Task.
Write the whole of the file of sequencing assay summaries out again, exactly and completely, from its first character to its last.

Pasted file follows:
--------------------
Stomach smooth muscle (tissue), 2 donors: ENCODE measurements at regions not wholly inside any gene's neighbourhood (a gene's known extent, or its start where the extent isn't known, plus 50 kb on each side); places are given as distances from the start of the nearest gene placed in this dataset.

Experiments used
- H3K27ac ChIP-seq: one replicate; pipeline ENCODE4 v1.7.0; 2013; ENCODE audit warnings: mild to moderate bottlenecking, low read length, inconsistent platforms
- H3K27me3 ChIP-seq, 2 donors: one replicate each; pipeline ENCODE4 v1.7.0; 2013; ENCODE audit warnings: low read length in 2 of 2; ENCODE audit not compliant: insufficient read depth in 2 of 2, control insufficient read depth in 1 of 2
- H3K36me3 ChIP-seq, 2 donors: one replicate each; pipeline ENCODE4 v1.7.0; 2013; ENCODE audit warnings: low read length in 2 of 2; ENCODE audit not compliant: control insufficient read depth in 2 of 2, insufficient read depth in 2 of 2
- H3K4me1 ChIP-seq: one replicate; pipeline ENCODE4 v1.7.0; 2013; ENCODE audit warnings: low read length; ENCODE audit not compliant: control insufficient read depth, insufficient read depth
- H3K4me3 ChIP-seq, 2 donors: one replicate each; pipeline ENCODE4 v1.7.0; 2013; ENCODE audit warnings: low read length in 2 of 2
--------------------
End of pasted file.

Stomach smooth muscle (tissue), 2 donors: ENCODE measurements at regions not wholly inside any gene's neighbourhood (a gene's known extent, or its start where the extent isn't known, plus 50 kb on each side); places are given as distances from the start of the nearest gene placed in this dataset.

Experiments used
- H3K27ac ChIP-seq: one replicate; pipeline ENCODE4 v1.7.0; 2013; ENCODE audit warnings: mild to moderate bottlenecking, low read length, inconsistent platforms
- H3K27me3 ChIP-seq, 2 donors: one replicate each; pipeline ENCODE4 v1.7.0; 2013; ENCODE audit warnings: low read length in 2 of 2; ENCODE audit not compliant: insufficient read depth in 2 of 2, control insufficient read depth in 1 of 2
- H3K36me3 ChIP-seq, 2 donors: one replicate each; pipeline ENCODE4 v1.7.0; 2013; ENCODE audit warnings: low read length in 2 of 2; ENCODE audit not compliant: control insufficient read depth in 2 of 2, insufficient read depth in 2 of 2
- H3K4me1 ChIP-seq: one replicate; pipeline ENCODE4 v1.7.0; 2013; ENCODE audit warnings: low read length; ENCODE audit not compliant: control insufficient read depth, insufficient read depth
- H3K4me3 ChIP-seq, 2 donors: one replicate each; pipeline ENCODE4 v1.7.0; 2013; ENCODE audit warnings: low read length in 2 of 2